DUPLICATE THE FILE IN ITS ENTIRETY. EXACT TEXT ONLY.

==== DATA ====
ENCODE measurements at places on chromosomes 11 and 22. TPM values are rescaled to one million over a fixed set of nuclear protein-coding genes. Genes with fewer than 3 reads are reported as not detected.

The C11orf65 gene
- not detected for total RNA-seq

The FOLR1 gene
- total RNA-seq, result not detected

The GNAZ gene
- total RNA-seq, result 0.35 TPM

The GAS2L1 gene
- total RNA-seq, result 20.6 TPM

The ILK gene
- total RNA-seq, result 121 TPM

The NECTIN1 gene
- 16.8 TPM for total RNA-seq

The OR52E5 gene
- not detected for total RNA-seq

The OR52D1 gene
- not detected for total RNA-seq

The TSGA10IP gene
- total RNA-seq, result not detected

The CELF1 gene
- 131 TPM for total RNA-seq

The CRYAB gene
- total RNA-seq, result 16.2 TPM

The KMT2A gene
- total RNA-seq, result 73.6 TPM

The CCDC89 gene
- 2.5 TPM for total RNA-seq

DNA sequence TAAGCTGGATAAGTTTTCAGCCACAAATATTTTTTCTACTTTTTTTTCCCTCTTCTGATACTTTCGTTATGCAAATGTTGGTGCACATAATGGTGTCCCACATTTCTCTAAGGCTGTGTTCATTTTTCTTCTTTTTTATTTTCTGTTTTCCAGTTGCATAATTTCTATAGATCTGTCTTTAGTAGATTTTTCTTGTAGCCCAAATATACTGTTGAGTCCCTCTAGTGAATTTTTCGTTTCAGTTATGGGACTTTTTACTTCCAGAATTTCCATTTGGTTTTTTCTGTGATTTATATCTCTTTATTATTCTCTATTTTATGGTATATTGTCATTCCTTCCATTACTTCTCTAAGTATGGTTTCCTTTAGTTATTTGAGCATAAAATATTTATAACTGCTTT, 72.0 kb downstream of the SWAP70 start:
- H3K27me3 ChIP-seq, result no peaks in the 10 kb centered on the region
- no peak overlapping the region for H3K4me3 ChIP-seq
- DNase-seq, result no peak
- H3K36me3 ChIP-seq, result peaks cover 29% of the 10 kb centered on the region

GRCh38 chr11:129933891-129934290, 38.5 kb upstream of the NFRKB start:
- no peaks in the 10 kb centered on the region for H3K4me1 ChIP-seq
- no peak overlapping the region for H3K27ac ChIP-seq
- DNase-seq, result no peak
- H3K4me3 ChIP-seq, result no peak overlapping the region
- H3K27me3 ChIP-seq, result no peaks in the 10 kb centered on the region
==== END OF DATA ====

ENCODE measurements at places on chromosomes 11 and 22. TPM values are rescaled to one million over a fixed set of nuclear protein-coding genes. Genes with fewer than 3 reads are reported as not detected.

The C11orf65 gene
- not detected for total RNA-seq

The FOLR1 gene
- total RNA-seq, result not detected

The GNAZ gene
- total RNA-seq, result 0.35 TPM

The GAS2L1 gene
- total RNA-seq, result 20.6 TPM

The ILK gene
- total RNA-seq, result 121 TPM

The NECTIN1 gene
- 16.8 TPM for total RNA-seq

The OR52E5 gene
- not detected for total RNA-seq

The OR52D1 gene
- not detected for total RNA-seq

The TSGA10IP gene
- total RNA-seq, result not detected

The CELF1 gene
- 131 TPM for total RNA-seq

The CRYAB gene
- total RNA-seq, result 16.2 TPM

The KMT2A gene
- total RNA-seq, result 73.6 TPM

The CCDC89 gene
- 2.5 TPM for total RNA-seq

DNA sequence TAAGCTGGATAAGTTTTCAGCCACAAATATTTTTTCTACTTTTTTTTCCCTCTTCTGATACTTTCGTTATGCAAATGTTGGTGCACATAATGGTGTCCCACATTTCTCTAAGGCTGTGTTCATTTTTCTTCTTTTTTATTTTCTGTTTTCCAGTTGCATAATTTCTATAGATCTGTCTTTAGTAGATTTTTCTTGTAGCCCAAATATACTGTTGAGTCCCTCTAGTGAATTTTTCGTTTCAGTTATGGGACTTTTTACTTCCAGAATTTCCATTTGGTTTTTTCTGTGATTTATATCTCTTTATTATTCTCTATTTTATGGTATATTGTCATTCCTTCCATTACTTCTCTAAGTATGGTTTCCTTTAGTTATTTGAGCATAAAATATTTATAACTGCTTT, 72.0 kb downstream of the SWAP70 start:
- H3K27me3 ChIP-seq, result no peaks in the 10 kb centered on the region
- no peak overlapping the region for H3K4me3 ChIP-seq
- DNase-seq, result no peak
- H3K36me3 ChIP-seq, result peaks cover 29% of the 10 kb centered on the region

GRCh38 chr11:129933891-129934290, 38.5 kb upstream of the NFRKB start:
- no peaks in the 10 kb centered on the region for H3K4me1 ChIP-seq
- no peak overlapping the region for H3K27ac ChIP-seq
- DNase-seq, result no peak
- H3K4me3 ChIP-seq, result no peak overlapping the region
- H3K27me3 ChIP-seq, result no peaks in the 10 kb centered on the region